The problem in using the word “crime” arises in that it has also become a non-technical word implying judgement. “Criminal behaviour” might be used in a non-technical way to express social disapproval; “war criminals” might be used also to express political disapproval (to take a current example much in the news, it is being used by many in denouncing Israel’s treatment of the Palestinians, although they have not been convicted in any international court and, given US support for the state, are unlikely ever to be).

    Brendan Hughes said he regretted certain acts but I don’t believe he used the word “crimes” — nor would he have done so. Most if not all of his resistance acts would have been deemed “crimes” by the State; some of them he would have regretted, some not.

    A further comment: what Hughes and others find to condemn or to criticise about the “peace” process or the Good Friday Agreement is something that perhaps needs explaining.

  3. You are correct that the hunger strikers thought they had a deal. It is my understanding that it was called off before the deal was ratified because Hughes had promised Sean McKenna that if he fell into a coma or went critical that he would call it off. Instead of waiting for the deal to be put in writing or implemented as people were encouraging him to do, Hughes called the strike off immediately to keep the promise to his friend. Then, of course, the authorities refused to honor the negotiations.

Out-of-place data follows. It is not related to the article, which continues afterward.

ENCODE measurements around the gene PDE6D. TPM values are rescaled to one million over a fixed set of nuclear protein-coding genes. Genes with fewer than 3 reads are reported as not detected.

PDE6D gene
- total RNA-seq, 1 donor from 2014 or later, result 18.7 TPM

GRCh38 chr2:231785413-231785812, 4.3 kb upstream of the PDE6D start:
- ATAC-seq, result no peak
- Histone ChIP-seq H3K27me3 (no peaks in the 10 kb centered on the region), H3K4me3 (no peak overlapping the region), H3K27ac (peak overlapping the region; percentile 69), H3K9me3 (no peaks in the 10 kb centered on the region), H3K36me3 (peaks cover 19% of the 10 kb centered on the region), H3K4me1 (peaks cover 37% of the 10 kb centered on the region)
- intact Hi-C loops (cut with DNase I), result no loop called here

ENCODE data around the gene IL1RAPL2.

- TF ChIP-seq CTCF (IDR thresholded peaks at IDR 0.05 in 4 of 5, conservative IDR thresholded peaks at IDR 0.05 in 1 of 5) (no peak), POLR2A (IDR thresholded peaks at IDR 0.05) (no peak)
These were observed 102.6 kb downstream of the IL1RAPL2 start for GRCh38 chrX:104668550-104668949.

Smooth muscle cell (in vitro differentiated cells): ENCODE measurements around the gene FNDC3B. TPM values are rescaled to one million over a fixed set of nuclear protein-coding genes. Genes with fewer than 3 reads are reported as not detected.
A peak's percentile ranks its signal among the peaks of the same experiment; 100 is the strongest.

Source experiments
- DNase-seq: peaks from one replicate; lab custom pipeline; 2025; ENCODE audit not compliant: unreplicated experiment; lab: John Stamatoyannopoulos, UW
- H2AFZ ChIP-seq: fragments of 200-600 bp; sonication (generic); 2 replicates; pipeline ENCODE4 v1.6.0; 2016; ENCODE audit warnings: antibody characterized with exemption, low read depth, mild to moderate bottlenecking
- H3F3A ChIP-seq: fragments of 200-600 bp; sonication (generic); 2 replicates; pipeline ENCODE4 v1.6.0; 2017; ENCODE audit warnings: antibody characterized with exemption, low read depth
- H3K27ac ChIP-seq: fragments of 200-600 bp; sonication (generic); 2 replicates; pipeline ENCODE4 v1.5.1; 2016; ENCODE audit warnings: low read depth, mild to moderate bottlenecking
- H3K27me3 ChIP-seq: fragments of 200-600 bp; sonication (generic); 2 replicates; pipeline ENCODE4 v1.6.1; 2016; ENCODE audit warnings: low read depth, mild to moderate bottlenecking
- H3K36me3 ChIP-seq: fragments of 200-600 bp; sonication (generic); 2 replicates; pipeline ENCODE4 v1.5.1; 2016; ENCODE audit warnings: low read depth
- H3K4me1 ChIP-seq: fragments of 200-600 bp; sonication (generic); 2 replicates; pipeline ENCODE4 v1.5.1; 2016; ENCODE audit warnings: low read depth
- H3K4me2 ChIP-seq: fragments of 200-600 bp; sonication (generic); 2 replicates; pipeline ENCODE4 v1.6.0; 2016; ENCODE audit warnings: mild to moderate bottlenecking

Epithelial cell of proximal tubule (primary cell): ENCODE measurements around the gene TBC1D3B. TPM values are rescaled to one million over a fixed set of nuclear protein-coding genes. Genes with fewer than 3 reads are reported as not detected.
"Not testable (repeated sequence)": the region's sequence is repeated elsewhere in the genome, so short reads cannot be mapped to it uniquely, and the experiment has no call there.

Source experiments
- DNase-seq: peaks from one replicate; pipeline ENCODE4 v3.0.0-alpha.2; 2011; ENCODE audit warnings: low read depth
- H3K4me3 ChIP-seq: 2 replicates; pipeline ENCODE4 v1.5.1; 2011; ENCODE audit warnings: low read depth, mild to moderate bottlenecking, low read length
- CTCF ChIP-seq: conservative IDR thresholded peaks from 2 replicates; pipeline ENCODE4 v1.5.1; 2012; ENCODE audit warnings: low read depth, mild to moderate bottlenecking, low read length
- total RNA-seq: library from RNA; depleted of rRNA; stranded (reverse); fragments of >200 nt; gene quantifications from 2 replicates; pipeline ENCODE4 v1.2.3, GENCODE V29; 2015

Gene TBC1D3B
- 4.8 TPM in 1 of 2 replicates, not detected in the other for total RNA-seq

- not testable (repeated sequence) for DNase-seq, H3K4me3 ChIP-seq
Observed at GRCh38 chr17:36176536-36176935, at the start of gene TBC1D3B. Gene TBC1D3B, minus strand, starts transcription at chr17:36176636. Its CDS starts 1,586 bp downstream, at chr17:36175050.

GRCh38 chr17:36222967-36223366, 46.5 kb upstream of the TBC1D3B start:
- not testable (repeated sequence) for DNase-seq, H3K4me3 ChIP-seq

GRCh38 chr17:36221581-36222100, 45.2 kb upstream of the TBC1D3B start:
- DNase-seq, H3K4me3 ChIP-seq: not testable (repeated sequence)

Your points about using the word crime are interesting and I will have to think on them. In my head, the word is not judgmental, particularly when writing about political unrest and resistance acts – but I see your point. I feel the same way about the word rebel – which I used to use a lot – but now I don’t, because I feel that it acknowledges a superiority of the government/institution/etc that is in charge and diminishes those who are fighting them. You’ve given me cause to think about the word crime too.

    Thanks for reading and for your comments. It’s always nice to have a dialogue and I appreciate it.